Best Aquarium Water Filter for Large & Small Tanks

Best Aquarium Water Filters for Large & Small Tanks

Buying the best aquarium filter is important because it is among the most critical fish tank equipment you need for a healthy aquarium. You need to make no compromises over quality or else you will see your fish dropping like flies. A good filter sticks to the best filtration process and delivers optimum performance around the clock, so you need to take your time, consider your tank size and then choose the best product.

Here are a few options to consider:



  • Suitable for most tanks
  • Very quiet

Rated by: Amber



  • Easy setup
  • Durable plastic construction
  • Suitable for fish and plants

Rated by: Amber



  • Customizable
  • Very quiet
  • Nice filtration at a low flow rate

Rated by: Amber

The Best Aquarium Filter: Our Top Picks

1. AquaClear Power Filter

Quick Summary

Rated by: Amber

This power filter has been one of the finest aquarium filters because of its unique ability to raise or reduce the water contact based on the preferences of the consumers. It will be based on the tank's flow rates that how long the water gets in connection with the filter material.

This aquarium filter has the most prolonged water flow rate to filter material contact vis-à-vis its industry competitors today, which makes it stand out of all. Given the affordability and value-added functionality, this is a significant advantage for consumers.

The Filter is made to reduce the space required for canister filters since it is a hang-on device that can be mounted at the top of the aquarium. It offers a wide range of flow rate choices that can suit the most common aquarium types.

The flow monitor helps the consumers to reduce the flow in the tank by up to 50 percent without damaging the filter machine's motors. Lower flow rate means a longer time for the water to be in touch with its filter media, which can potentially contribute to the quality of the water.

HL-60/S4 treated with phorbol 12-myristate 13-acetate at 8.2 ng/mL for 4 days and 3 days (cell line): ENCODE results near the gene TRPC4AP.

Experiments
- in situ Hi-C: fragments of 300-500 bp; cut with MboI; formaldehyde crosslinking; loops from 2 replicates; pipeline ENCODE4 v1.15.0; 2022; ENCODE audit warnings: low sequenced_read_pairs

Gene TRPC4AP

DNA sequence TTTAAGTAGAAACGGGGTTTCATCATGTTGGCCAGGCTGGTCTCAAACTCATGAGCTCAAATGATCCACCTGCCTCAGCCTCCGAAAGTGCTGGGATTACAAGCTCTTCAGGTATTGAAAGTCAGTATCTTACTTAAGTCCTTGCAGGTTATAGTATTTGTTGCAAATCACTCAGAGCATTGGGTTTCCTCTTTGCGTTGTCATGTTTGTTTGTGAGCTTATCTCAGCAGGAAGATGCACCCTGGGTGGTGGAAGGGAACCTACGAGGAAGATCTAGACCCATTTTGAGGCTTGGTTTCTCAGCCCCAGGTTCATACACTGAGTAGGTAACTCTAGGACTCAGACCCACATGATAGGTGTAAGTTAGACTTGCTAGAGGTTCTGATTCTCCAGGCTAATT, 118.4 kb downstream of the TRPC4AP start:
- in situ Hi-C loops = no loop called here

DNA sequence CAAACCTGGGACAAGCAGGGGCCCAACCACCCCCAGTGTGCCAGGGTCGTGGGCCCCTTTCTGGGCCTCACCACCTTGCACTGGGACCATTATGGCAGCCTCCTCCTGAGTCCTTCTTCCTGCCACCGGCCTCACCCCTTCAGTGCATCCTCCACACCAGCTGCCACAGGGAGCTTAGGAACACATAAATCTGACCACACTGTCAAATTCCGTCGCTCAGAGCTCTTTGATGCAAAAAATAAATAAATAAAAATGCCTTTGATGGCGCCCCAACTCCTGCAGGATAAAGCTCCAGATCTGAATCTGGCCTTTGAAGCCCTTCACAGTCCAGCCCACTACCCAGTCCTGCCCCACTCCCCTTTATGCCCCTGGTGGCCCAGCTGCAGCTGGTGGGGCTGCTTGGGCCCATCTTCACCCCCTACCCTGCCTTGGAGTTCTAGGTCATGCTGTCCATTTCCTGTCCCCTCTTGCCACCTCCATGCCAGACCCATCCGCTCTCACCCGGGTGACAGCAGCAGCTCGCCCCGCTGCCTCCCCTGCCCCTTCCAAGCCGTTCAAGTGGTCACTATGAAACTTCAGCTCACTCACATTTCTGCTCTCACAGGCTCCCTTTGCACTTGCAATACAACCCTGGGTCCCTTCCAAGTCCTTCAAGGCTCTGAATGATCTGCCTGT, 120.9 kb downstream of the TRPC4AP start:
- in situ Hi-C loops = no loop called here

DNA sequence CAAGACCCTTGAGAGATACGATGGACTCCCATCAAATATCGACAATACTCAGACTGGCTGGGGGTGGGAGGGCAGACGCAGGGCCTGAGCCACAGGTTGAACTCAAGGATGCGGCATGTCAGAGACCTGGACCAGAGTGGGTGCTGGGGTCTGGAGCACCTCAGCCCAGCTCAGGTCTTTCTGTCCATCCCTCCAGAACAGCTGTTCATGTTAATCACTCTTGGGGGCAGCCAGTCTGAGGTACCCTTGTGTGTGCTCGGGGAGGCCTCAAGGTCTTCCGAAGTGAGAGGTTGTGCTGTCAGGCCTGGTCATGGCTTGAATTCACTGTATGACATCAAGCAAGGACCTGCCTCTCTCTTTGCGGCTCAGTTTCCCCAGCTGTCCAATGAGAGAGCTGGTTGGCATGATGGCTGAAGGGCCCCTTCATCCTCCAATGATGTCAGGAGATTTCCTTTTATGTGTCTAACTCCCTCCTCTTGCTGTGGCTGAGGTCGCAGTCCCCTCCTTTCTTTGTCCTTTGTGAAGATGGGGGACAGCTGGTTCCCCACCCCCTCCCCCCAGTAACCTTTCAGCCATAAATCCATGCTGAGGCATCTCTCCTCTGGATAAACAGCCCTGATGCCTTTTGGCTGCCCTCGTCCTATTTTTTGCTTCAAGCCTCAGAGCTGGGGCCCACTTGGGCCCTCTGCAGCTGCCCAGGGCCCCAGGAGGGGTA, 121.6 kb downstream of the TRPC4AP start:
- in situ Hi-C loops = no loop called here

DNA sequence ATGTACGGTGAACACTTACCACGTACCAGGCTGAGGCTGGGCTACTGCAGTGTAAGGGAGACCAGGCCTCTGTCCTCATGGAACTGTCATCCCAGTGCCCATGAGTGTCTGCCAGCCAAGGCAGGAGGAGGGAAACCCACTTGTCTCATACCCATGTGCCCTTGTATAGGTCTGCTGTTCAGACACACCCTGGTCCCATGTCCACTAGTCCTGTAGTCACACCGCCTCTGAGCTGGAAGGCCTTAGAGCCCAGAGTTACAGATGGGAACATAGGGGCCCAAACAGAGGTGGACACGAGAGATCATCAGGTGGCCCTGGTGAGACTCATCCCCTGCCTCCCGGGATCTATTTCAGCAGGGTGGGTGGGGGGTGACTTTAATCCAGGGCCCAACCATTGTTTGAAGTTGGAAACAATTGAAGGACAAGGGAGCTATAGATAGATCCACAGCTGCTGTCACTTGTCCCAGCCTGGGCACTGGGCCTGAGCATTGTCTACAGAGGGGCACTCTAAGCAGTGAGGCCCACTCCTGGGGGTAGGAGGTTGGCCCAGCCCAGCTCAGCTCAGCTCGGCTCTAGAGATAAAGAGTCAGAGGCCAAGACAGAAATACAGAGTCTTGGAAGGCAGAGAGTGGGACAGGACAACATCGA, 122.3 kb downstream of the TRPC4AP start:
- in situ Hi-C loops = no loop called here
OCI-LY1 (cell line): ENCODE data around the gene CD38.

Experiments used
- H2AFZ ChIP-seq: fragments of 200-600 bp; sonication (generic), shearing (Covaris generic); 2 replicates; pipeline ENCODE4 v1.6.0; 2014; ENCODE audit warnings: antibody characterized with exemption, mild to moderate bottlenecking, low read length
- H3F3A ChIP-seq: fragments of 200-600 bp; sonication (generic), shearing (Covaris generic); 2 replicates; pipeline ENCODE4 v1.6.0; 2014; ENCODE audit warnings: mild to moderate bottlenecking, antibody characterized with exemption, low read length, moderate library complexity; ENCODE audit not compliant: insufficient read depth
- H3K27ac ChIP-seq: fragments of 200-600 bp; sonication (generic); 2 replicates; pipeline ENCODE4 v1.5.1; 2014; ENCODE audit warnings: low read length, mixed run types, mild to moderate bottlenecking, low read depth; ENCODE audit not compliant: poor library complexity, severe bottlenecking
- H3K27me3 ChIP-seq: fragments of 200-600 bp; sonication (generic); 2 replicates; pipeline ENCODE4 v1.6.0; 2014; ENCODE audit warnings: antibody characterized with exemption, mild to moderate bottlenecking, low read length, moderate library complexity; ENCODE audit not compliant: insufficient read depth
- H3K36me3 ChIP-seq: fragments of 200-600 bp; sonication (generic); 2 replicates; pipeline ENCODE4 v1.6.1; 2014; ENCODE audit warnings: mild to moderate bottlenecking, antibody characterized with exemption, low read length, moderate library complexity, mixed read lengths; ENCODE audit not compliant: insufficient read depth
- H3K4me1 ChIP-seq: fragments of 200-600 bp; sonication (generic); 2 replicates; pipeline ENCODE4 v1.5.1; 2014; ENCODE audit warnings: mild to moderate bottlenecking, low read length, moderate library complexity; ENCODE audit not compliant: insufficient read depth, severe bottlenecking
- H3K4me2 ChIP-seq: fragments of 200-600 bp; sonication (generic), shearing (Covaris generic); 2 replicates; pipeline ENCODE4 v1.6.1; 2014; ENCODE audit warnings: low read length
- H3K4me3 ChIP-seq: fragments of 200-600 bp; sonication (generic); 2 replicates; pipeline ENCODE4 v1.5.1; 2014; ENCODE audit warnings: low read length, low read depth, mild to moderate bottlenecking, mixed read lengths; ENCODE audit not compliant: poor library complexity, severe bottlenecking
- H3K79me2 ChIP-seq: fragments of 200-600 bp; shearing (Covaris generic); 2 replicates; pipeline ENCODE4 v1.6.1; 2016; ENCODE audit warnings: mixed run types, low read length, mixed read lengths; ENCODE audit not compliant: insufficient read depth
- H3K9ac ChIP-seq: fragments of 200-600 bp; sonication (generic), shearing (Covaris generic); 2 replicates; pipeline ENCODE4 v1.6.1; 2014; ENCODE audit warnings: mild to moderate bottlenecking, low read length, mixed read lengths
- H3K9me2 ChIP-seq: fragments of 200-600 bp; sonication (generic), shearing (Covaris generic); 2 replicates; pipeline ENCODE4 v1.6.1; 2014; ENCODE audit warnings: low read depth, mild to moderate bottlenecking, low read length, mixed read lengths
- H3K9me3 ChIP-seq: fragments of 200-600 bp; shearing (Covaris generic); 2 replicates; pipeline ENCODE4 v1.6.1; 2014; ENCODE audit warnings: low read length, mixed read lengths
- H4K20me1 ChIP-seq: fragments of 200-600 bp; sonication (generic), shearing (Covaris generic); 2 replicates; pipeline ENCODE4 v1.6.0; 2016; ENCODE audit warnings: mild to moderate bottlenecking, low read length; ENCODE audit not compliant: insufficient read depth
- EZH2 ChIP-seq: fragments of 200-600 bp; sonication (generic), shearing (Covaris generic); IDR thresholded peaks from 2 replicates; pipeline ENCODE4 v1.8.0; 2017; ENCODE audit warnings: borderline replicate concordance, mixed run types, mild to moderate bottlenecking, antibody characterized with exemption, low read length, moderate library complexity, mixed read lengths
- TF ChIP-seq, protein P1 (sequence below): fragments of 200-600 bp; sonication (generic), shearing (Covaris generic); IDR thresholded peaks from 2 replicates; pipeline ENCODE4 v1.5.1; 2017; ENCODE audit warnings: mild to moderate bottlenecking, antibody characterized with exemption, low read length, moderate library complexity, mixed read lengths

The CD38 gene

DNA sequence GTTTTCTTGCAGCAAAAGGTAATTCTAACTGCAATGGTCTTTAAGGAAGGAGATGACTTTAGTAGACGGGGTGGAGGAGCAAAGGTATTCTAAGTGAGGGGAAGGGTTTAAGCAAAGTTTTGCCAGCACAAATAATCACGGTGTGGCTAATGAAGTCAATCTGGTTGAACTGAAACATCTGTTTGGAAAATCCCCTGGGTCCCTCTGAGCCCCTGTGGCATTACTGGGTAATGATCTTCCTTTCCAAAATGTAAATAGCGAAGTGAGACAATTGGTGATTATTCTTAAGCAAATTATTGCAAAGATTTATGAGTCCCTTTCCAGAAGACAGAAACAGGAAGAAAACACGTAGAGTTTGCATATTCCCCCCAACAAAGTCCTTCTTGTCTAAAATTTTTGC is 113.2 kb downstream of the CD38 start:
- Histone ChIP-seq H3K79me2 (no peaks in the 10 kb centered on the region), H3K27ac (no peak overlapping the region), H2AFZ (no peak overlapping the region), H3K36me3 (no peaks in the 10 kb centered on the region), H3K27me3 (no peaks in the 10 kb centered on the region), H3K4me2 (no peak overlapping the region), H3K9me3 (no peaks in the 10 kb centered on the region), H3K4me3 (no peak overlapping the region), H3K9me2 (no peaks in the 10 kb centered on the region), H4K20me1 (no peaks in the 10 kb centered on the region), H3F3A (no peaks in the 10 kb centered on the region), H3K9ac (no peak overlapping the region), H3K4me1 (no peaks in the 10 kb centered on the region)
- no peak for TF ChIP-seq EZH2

While this is one of the best aquarium filters available in the market, it makes noises of vibrations that can be annoying to some. Overall, it's an excellent buy if you are looking for something that has significant controls and can regulate the water flow rate.


  • It is suitable for most tanks
  • It is known for its quiet operation
  • It is easy to clean


  • Small grain may disrupt its function

2. Penn Plax 1500 Elite

Quick Summary

Rated by: Amber

This canister filter is available in a large number of different options. The smallest is the Cascade 500, rated for up to 30 gallons, while the highest and most durable is the Cascade 1500 elite, rated at 350 GPH flow rate for up to 200 gallons.

There are many styles, as well as standard and elite versions in between. The elite models are black whilst the normal ones are blue, and the elite has more functionalities, personalization, and value-added than the normal ones.

This canister elite 1500 offers mechanical, biological, and chemical filtration. There is also an algae magnet in the elite editions to help maintain the tank fresher and free from undesirable algae. Each set of filter media is placed inside their tray, with each tray stacked in the pressurized tank on top of each other. Every filter kit includes bio floss, bio-foam as well as pro carb and ceramic rings while the algae magnet is included in the elite package too.